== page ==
W3C home > Mailing lists > Public > public-html@w3.org > November 2007

Re: Feedback on the ping="" attribute (ISSUE-1)

From: Henri Sivonen <hsivonen@iki.fi>
Date: Sat, 3 Nov 2007 21:07:28 +0200
Message-Id: <A9214574-9941-410C-9F0D-61507B813ACE@iki.fi>
To: HTML WG List <public-html@w3.org>

[Resending to list.]

On Nov 3, 2007, at 11:50, Julian Reschke wrote:

> I did *not* recommend to use HEAD instead of GET.

Oh. Then I've misunderstood. Sorry.

> HEAD and GET have the same semantics, expect for the response body  
> not being present for HEAD.

Per RFC 2616, yes. However, de facto, that could change if there were  
sufficient value in treating them as having different semantics. And  
using HEAD for pings would cause just that (even if the spec  
vehemently insisted otherwise).

> A server that implements a ping target resource has the choice what  
> representation to return for that URI. The cheapest and sanest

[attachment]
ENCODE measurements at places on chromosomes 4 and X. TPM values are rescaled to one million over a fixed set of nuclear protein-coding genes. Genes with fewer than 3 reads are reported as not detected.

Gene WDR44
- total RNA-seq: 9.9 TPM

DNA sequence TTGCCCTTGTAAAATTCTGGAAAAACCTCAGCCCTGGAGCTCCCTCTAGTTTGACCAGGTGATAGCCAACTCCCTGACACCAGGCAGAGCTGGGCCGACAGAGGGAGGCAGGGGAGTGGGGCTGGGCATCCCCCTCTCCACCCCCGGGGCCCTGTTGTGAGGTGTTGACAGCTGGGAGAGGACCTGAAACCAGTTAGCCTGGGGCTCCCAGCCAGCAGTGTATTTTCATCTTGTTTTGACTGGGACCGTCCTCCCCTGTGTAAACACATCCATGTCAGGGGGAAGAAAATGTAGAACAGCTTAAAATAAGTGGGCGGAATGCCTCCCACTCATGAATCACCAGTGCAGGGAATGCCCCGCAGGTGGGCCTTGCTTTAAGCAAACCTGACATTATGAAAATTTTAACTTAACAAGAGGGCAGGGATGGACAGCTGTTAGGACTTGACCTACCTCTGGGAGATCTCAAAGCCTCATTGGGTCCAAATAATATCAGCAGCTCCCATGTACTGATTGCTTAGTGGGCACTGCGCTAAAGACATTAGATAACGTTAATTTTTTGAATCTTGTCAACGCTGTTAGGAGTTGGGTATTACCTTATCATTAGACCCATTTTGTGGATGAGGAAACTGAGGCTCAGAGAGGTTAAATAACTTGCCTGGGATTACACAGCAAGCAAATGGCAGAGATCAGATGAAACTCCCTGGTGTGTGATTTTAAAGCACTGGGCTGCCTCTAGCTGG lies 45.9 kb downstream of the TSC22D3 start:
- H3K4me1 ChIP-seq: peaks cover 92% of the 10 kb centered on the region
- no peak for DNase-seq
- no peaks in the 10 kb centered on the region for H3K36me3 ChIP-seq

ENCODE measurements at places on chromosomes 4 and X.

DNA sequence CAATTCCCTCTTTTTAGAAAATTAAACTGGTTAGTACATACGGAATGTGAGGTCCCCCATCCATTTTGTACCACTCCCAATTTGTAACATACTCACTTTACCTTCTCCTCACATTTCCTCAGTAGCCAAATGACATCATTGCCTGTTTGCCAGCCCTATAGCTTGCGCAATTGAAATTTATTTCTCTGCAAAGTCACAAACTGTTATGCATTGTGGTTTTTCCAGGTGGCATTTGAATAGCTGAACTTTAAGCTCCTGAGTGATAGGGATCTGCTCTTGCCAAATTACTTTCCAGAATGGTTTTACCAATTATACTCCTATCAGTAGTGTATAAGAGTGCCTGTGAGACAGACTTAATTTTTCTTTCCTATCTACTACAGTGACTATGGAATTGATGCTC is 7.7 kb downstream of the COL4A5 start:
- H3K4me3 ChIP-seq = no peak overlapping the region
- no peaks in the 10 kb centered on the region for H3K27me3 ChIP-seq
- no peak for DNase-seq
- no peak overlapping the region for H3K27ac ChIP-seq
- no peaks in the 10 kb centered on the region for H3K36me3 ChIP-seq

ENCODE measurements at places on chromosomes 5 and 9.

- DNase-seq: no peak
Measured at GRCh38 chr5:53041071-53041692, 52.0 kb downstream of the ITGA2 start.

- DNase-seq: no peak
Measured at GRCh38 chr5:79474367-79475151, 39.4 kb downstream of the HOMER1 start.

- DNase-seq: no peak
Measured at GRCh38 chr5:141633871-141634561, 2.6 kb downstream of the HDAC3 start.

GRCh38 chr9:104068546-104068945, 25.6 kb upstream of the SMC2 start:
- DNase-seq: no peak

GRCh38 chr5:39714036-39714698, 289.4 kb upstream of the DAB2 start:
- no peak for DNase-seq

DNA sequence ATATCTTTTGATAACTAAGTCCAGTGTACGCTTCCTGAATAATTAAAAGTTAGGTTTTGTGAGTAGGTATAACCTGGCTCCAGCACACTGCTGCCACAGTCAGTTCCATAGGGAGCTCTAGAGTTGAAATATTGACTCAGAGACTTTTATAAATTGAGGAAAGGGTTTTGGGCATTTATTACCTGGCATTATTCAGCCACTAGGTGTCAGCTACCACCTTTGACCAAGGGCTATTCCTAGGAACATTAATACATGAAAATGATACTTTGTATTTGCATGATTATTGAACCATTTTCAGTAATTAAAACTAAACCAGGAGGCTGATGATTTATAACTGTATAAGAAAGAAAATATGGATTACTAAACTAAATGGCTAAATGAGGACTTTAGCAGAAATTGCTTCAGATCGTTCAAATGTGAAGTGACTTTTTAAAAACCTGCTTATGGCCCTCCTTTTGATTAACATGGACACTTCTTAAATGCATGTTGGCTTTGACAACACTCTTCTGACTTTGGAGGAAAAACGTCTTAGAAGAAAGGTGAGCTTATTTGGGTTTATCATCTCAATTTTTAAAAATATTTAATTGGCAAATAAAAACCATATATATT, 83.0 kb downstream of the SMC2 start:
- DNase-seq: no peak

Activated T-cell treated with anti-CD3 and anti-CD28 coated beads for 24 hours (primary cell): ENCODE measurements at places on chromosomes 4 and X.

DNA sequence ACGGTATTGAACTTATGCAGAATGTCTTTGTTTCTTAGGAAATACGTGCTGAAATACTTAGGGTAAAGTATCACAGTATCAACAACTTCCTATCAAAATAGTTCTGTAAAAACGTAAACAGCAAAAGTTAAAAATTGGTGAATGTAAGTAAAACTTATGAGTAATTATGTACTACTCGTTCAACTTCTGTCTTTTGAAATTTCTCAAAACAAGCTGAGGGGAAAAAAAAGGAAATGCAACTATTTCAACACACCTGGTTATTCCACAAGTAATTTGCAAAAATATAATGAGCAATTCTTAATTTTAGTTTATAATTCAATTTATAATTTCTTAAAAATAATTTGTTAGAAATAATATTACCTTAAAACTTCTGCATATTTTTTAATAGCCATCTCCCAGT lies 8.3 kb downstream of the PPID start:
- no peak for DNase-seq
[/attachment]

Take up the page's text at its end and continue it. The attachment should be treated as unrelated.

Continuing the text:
> thing to do would be to return an empty body, thus making GET and  
> HEAD behave *exactly* the same.

That's not the point. My point was that if browsers were consistently  
known to do HEAD requests, there'd be value in servers *not* behaving  
the same on GET as far as there internal state was concerned.

> Finally, my understanding was that the ping URI does *not* point to  
> the ad server (which sees the GET on the href target + the Referer  
> header), but for the convenience of the site *containing* the  
> hyperlink.

I thought the pings would go to a server operated by an ad broker-- 
not the site the user sees the ads on. (Or that they'd go to both so  
that the site could corroborate the click-through rate claims made by  
the ad broker.)

-- 
Henri Sivonen
hsivonen@iki.fi
http://hsivonen.iki.fi/
Received on Saturday, 3 November 2007 19:07:57 UTC

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